What if we added up the positives of economic growth and subtracted the clear negatives, so we had a better picture of whether we were headed in the right direction?

Washington’s Genuine Progress Indicator (GPI) consolidates economic, environmental and social factors into a single framework to give a more accurate picture of the progress we have made and the challenges we face. Commerce collaborated with academics, consultants and a non-profit firm to develop the Washington GPI.

Our goal is to quantify quality of life in Washington State through the GPI, which will serve as the outcome measure for Results Washington Prosperous Economy goal area. Washington is the third state to adopt the GPI, behind Maryland and Vermont.

After adopting the GPI as the state’s quality of life measure in July 2014, the Governor’s Prosperous Economy Goal Council set the GPI target to be on pace, or equal to GDP growth.  This is to say that the state’s economic gains, or productivity, should lead to equivalent gains in prosperity for Washingtonians.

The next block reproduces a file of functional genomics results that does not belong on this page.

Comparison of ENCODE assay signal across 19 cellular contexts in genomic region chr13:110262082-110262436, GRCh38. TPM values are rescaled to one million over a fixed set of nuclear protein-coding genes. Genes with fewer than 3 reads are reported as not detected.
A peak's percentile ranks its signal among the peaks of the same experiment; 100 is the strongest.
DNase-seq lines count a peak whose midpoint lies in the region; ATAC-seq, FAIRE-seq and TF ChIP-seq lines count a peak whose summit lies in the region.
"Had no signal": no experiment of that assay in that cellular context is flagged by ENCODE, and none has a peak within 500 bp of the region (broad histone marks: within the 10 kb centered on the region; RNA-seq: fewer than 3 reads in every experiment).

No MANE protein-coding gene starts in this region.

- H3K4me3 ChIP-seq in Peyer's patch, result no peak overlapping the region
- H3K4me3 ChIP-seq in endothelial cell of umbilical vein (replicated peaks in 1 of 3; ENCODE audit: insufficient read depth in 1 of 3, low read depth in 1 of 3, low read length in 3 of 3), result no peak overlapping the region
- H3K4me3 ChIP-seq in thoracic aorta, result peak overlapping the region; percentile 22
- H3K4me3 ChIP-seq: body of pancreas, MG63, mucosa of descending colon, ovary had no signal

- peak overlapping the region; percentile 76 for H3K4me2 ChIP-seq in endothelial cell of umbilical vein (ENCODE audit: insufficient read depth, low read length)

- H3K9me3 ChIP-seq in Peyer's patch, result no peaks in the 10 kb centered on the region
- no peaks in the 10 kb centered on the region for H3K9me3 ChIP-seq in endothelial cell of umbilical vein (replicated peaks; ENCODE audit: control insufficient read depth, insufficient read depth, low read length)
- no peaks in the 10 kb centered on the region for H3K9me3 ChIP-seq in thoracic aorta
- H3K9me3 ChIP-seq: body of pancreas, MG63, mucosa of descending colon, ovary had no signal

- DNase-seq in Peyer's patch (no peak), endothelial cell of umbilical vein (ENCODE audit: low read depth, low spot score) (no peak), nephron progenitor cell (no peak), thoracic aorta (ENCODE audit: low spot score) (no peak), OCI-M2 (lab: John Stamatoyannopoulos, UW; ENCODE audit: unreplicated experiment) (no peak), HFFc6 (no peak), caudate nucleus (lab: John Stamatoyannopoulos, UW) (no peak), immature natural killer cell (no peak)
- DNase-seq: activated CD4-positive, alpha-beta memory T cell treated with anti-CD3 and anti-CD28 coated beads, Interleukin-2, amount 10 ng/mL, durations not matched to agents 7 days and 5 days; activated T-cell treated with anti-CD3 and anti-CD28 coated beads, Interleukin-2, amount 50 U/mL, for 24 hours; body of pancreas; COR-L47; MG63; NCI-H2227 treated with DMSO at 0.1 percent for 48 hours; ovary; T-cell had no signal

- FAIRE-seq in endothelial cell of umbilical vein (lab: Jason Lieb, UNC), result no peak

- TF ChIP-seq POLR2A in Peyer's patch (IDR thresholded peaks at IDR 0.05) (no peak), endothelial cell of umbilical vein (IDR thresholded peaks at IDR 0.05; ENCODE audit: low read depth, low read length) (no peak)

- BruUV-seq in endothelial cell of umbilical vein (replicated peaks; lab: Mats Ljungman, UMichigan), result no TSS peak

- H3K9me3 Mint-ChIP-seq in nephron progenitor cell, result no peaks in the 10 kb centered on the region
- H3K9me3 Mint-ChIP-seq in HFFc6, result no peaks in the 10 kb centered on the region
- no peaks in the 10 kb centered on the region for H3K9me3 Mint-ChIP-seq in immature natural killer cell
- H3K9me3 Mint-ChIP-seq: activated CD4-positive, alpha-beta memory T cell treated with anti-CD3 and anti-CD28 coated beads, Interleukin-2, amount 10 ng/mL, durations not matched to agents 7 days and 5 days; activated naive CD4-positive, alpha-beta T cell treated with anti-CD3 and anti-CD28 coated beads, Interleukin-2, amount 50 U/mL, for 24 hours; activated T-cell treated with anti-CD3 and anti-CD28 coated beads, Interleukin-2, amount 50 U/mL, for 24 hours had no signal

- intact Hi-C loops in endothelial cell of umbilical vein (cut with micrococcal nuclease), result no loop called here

This new indicator is meant to complement state Gross Domestic Product (GDP), to better articulate the actual lived experiences of its people and to better define what it is like to be a Washingtonian.

Washington State, 2015 (2009$)

GPI

$201.45 billion

$28,528 per person

GDP

$410.8 billion

$58,177 per person

Coming in early 2018: County-level GPI.

Washington GPI Indicators

All 26 individual metrics within the GPI are drawn from publicly available data sources.

Economic

  • Personal Consumption Expenditures
  • Income Inequality
  • Adjusted Personal Consumption
  • Value of Consumer Durables
  • Cost of Consumer Durables
  • Cost of Underemployment
  • Net Capital Investment

Environmental

  • Cost of Water Pollution
  • Cost of Air Pollution
  • Cost of Noise Pollution
  • Cost of Net Wetland Change
  • Cost of Net Farmland Change
  • Cost of Net Forest Cover Change
  • Cost of Climate Change
  • Cost of Ozone Depletion
  • Cost of Nonrenewable Energy Resource Depletion

Social

  • Value of Housework
  • Cost of Housing Instability
  • Cost of Crime
  • Cost of Personal Pollution Abatement
  • Value of Volunteer Work
  • Cost of Lost Leisure Time
  • Value of Higher Education
  • Value of Highways and Streets
  • Cost of Commuting
  • Cost of Motor Vehicle Crashes